Syncope is defined as a sudden, transient loss of consciousness followed by spontaneous complete recovery.14 It is caused by transient global cerebral hypoperfusion due to decreased cardiac output, excessive vasodilatation, or both. The most common causes include a)reflex (i.e., vasovagal syncope); b)cardiac syncope; and c)orthostatic hypotension. Syncope accounts for 1-3% of ED visits and ~6% of admissions from the ED to hospital. Each year, syncope accounts for approximately 160,000 ED visits in Canada, with direct hospital costs of approximately $130 million. ED management of syncope: Overall, up to 10% of patients seen in the ED for syncope will have serious underlying conditions e.g., serious arrhythmia, myocardial infarction, significant hemorrhage, pulmonary embolism] identified and/or die from these conditions within the next 30 days. Until recently, valid and reliable evidence to inform these decisions has been lacking. Professional medical societies in Europe and North America have long called for the development of practical and accurate tools to stratify patients into low, intermediate, and high-risk groups to aid in management decisions. One-third to half of these serious conditions will be identified ONLY AFTER they are either discharged from the ED or hospitalized in an inpatient unit, emphasizing the challenge in risk-stratification and ED disposition decision-making. Of these serious conditions that are identified after ED disposition, 68.8% are arrhythmias. While the non-arrhythmias are identified in the first few days after the ED visit , arrhythmias tend to be identified up to two weeks after the ED visit. The hypothesis is that prolonged live cardiac rhythm monitoring of at-risk ED syncope patients, defined as those with CSRS score ≥3 discharged from the ED, will lead to identification of important arrhythmia or ruling out an arrhythmic etiology and consequently to improved patient safety and lower healthcare costs. Preliminary work: Two large multicentre prospective studies were completed to derive and validate the Canadian Syncope Risk Score (CSRS) by enrolling 8176 patients from 11 Canadian EDs in whom no serious condition was identified during the index ED evaluation. The CSRS was developed conforming to both methodological standards for clinical decision tool development and reported as per the Transparent Reporting of a Multivariable Prediction Model for Individual Prognosis or Diagnosis (TRIPOD) guideline. Overall, 9.0% of patients were hospitalized and 3.6% suffered 30-day serious outcomes after ED disposition. The CSRS score ranges from -3 to +11. The risk categories were simplified into low, medium, and high, and the 30-day serious outcomes for each of the three risk categories. The incidence of arrhythmias in the medium and high-risk groups were 4.9% and 18.0% respectively. Given the importance of occult arrhythmia and uncertainty regarding the optimal duration of cardiac monitoring, the time interval was analyzed from ED arrival to arrhythmias detection/intervention or unexplained death and found that half of all arrhythmic outcomes were identified within 2 hours among low-risk patients and within 6 hours among medium- and high-risk patients. Furthermore, the more serious, ventricular arrhythmias occurred only in medium and high-risk patients, and 92% of all arrhythmias among these risk groups were identified within 15 days. These latencies are highly relevant to decisions regarding the utility of cardiac monitoring during and after an ED visit for syncope, with implications for the rational deployment of emerging technology such as outpatient telemetry which permits real-time identification of serious arrhythmias. The above inferences regarding cardiac rhythm monitoring are based on the secondary analysis of observational data. There are no previous randomized controlled trials (RCTs) that assess the role of outpatient prolonged cardiac monitoring to detect occult arrhythmias among CSRS medium and high-risk syncope patients discharged from the ED. There is a wide variations in ED management, including admission rates (range from 5.3% to 19.6% among sites) and outpatient cardiac testing, very low yield for advanced neuroimaging, and inefficiencies in hospital admission (among those hospitalized, 46.5% were for suspected arrhythmias, of whom 71.2% had no cause for syncope identified during hospitalization. Analyzing our cohort, the study found that CSRS low-risk patients will benefit the least from hospitalization and CSRS high risk patients the most. Currently, 21.6% of CSRS medium-risk patients are hospitalized primarily because of concern for underlying arrhythmia, yet the mortality and the likelihood of identifying an underlying ventricular arrhythmia within 30 days among these patients is very low. Advances in ambulatory cardiac rhythm monitoring suggest that this group is an ideal target for outpatient monitoring, forgoing hospital. admission after ED assessment. A pilot study was recently with 15-day out of hospital live cardiac rhythm monitoring of 72 CSRS medium and high-risk patients and found that live cardiac monitoring of at-risk ED syncope patients is feasible, safe, and acceptable. Hypothesis: the study hypothesize that a strategy of prolonged outpatient cardiac rhythm monitoring compared to usual care of at-risk syncope patients, defined as those with CSRS score ≥3 when discharged from the ED will lead to improved detection of arrhythmias that require treatment and improve patient safety, healthcare efficiency and patient satisfaction. What are the principal research questions to be addressed? The overall objective of this study is to evaluate a strategy of 15-day live cardiac rhythm monitoring versus usual care at improving the identification of an arrhythmia that required treatment among at-risk syncope patients discharged from the ED through a patient level RCT. The overall objective of this study is to evaluate a strategy of 15-day live cardiac rhythm monitoring versus usual care at improving the identification of an arrhythmia that required treatment among at-risk syncope patients discharged from the ED through a patient level RCT. Trial Design: prospective patient-level multi-center RCT involving 13 participating EDs across Canada. During the trial period, syncope patients will be block randomized to usual care or prolonged outpatient cardiac rhythm monitoring in blocks of variable sizes and stratified by risk scores (3-5, ≥6) and study site. Patients randomized to usual care will receive all care as prescribed by the discharging physician and there will be no study specific interventions. Patients randomized to the intervention arm will receive 24/7 live cardiac rhythm monitoring for 15 days (cardiophone; an external loop recorder). If a patient is randomized to the intervention arm and was prescribed outpatient cardiac monitoring such as Holter monitor, this will be replaced by the 24/7 live monitoring and will be applied either prior or within 24 hours of discharge from the ED. As the intervention arm provides 24/7 live cardiac monitoring which is a higher level of care than the control arm, there is no safety risk to the patients in the intervention arm. Cardiophone evaluates all cardiac beats and rhythm abnormalities that are detected as per the algorithm programmed into the device. These abnormalities are then automatically and immediately transmitted to a central monitoring station without the need of any patient intervention (device-triggered transmission). Additionally, the cardiac rhythm can also be transmitted to the monitoring station immediately in the event the patient experiences symptoms, by the touch of a button on the device (patient-triggered transmission). The central monitoring station is in Windsor, Ontario (Canadian Cardiac Care) and is staffed round the clock by certified electrocardiographic technicians and a cardiologist on-call. Timeline and follow up: the study timeline is 18 months of patient enrollment and data collection. The duration of treatment period for patients in the intervention arm will receive 15 days of cardiac monitoring. All study patients will be followed at 30 days either by telephone or email and at 1-year through data linkage with provincial health database. Embedded observational study: validation of the CSRS ultra-low-risk criteria and to evaluate if the CSRS can be updated to improve its accuracy, ED physician to obtain verbal consent from patients who are lower risk (score <3) for 30-day follow-up and addition of cardiac biomarker using the left-over blood at study centers that are able to accomplish such additional testing for research purposes. These patients will not be enrolled in the randomized controlled trial. ;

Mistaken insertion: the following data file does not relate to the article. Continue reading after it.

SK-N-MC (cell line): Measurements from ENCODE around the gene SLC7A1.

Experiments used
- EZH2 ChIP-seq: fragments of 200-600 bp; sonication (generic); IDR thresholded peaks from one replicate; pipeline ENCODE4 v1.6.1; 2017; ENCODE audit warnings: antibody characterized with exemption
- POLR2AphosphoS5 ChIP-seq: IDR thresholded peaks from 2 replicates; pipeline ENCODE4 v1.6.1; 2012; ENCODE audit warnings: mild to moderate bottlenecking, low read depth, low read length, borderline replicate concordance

Study Design


Related Conditions & MeSH terms


NCT number NCT05066347
Study type Interventional
Source Ottawa Hospital Research Institute
Contact Bahareh Ghaedi, MSc, CCRA
Phone 613-823-1299
Email [email protected]
Status Not yet recruiting
Phase N/A
Start date November 1, 2021
Completion date June 30, 2024